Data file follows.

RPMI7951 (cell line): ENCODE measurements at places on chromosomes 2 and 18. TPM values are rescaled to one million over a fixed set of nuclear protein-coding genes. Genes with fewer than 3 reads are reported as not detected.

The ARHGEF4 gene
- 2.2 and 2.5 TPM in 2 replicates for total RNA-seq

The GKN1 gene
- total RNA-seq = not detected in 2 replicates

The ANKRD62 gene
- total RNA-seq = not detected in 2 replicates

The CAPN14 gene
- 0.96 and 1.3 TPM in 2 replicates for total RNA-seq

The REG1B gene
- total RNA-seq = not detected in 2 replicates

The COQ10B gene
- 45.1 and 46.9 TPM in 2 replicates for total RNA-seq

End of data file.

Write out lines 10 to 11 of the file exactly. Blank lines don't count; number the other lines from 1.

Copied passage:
The REG1B gene
- total RNA-seq = not detected in 2 replicates